Waste management and a circular economy

Establishing integrated urban waste management systems

Female worker in a recycling company in Colombia

Populations in major cities in developing and emerging countries are rising rapidly and consumer habits are changing. This is exacerbating problems linked to waste. Some two billion tonnes of municipal waste accumulates worldwide each year. In towns and cities alone, waste volumes are set to double by the year 2025, rising from 1.3 to 2.6 billion tonnes a year.

In many countries, waste management is the least developed of the municipal services on offer. This is often due to a lack of know-how, clear responsibilities and funding.

New Urban Agenda

The New Urban Agenda adopted by the United Nations in October 2016 calls for universal access to sustainable waste management systems to be guaranteed in urban settings. For this to be achieved, wide-ranging investments will need to be made in sustainable infrastructure, and municipal decision-makers will need to be supported.

In order to develop integrated urban waste management systems, the technical, legal and institutional issues will need to be addressed together. Only then will it be possible to make use of the potential that exists both for environmental and climate action, and for creating jobs and training opportunities.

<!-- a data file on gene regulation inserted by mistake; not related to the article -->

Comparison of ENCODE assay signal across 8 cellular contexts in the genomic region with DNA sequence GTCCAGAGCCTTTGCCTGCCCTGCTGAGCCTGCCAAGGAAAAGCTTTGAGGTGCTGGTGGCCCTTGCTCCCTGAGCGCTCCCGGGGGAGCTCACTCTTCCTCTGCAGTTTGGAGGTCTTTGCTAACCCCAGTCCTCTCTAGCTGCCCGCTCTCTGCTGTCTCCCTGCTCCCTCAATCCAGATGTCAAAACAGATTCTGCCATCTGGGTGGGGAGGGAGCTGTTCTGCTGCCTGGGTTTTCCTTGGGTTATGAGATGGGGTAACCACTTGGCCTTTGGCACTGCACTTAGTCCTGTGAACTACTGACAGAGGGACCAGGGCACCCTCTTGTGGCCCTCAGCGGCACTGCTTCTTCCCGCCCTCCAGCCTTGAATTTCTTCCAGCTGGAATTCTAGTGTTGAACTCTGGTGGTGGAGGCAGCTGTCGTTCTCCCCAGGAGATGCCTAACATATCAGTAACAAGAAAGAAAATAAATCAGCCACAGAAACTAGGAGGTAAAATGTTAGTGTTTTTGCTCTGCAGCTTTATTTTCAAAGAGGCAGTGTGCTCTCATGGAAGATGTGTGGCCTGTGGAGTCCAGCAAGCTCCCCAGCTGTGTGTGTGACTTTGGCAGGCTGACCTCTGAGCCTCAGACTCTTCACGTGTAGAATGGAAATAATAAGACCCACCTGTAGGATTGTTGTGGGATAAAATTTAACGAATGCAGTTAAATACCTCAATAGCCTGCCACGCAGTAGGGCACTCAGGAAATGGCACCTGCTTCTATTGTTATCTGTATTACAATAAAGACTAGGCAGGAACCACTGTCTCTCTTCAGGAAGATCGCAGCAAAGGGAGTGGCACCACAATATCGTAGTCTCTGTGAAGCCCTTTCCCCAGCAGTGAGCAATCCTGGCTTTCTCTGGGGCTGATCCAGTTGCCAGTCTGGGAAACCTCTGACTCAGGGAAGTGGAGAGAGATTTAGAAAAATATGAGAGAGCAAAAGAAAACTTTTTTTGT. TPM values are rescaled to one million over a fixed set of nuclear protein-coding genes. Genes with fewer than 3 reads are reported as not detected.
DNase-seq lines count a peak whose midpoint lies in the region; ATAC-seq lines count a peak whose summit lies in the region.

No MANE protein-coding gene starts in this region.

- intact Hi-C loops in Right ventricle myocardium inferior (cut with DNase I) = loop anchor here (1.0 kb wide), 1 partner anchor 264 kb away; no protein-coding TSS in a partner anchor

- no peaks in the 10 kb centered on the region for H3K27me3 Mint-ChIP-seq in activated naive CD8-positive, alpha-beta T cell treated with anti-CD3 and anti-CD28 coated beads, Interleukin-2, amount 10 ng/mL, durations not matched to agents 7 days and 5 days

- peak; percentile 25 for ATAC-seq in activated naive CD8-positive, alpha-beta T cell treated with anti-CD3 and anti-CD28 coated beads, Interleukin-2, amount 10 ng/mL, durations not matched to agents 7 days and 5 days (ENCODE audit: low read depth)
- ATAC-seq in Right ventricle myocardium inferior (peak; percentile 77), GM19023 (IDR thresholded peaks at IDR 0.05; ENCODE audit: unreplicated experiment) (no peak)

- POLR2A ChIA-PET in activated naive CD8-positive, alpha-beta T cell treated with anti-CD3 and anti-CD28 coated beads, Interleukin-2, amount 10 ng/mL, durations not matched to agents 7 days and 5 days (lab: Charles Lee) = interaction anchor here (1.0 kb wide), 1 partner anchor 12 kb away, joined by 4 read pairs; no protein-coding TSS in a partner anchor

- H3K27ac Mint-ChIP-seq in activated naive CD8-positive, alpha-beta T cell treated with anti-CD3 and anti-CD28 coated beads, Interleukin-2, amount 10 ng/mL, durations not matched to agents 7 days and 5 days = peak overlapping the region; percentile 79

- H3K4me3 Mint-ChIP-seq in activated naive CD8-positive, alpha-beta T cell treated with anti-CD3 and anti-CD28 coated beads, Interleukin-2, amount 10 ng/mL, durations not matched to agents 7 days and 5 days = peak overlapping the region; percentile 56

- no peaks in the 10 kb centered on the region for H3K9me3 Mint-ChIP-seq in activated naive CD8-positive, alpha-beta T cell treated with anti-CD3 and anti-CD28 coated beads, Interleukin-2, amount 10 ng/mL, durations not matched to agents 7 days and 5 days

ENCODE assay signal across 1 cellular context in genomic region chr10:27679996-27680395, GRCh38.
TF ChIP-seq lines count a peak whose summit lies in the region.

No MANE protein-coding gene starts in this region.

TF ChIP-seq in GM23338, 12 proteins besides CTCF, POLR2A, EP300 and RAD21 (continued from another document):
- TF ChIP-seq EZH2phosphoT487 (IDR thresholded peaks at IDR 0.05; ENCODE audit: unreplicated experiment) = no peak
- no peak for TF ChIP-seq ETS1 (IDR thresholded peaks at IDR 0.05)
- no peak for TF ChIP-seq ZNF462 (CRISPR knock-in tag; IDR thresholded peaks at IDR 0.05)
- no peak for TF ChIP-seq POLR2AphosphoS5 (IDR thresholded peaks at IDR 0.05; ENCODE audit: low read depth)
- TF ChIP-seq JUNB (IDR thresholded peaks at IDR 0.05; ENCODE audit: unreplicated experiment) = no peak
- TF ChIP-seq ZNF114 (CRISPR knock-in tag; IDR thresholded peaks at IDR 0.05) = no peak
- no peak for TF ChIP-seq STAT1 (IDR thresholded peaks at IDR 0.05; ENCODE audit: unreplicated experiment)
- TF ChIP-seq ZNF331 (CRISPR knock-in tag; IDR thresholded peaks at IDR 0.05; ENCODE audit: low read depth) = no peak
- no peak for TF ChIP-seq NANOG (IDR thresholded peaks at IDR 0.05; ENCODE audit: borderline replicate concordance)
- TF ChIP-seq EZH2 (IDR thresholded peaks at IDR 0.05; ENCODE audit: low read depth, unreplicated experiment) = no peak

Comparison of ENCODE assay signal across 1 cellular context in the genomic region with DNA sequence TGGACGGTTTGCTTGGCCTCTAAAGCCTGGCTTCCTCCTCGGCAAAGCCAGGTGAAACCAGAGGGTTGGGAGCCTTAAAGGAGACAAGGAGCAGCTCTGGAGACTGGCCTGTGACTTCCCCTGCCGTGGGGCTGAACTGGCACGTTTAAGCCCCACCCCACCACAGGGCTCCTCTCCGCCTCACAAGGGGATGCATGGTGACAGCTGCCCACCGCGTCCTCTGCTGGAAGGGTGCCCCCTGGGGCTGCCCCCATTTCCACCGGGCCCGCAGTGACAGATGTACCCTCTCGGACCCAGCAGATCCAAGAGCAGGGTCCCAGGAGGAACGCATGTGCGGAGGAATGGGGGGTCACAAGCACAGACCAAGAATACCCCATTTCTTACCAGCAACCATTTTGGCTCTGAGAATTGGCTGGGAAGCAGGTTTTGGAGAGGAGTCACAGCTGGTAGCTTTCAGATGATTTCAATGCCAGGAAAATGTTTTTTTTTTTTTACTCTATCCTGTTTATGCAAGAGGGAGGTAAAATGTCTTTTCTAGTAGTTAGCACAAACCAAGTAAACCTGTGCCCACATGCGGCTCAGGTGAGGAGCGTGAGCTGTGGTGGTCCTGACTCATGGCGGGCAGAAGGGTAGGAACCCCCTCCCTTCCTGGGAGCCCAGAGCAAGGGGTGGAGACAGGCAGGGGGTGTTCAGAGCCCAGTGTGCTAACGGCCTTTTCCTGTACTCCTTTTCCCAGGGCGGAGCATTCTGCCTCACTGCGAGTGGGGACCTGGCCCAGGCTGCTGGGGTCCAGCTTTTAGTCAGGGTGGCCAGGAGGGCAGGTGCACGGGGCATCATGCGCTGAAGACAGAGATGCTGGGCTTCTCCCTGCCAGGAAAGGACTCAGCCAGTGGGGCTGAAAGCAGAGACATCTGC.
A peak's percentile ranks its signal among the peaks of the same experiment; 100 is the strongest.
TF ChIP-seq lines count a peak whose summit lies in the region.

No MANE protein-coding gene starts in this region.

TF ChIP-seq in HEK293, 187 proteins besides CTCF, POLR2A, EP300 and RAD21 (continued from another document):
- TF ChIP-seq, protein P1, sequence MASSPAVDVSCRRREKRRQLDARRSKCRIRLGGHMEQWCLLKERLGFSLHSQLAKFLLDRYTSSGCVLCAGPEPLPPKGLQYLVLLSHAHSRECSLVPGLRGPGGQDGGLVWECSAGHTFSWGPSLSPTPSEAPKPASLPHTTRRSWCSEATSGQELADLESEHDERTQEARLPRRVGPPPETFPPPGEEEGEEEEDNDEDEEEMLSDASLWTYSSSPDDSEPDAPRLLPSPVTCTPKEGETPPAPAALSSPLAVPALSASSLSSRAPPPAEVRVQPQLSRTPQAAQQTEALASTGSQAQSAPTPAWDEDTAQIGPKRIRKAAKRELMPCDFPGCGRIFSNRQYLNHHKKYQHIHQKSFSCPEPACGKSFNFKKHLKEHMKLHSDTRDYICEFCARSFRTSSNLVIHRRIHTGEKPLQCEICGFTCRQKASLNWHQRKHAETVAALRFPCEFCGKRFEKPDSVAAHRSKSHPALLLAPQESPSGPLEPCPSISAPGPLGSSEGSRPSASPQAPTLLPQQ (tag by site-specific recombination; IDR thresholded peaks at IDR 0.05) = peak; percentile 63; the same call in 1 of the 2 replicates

Care must be taken to ensure that the many waste collectors who until now have been part of the labour force working outside the formal market are integrated into value chains.

German activities

The Federal Ministry for Economic Cooperation and Development (BMZ) supports its partner countries in drawing up waste management strategies, training skilled staff, and monitoring the collection, recycling and disposal of waste. The BMZ also promotes public awareness raising.

In order to increase the recycling rate, adapted solutions are being developed for the separate collection of recyclable resources and organic waste. The BMZ also supports its partners in their efforts to realise cost-covering funding of waste management schemes, for instance by developing pricing models or by introducing return and deposit systems.

The BMZ supports funding instruments that can be used to help establish suitable structures for waste collection, recycling and disposal. Interactions with other sectors are also taken into account. For example, protecting groundwater resources is an aspect that needs to be borne in mind when planning landfill sites.

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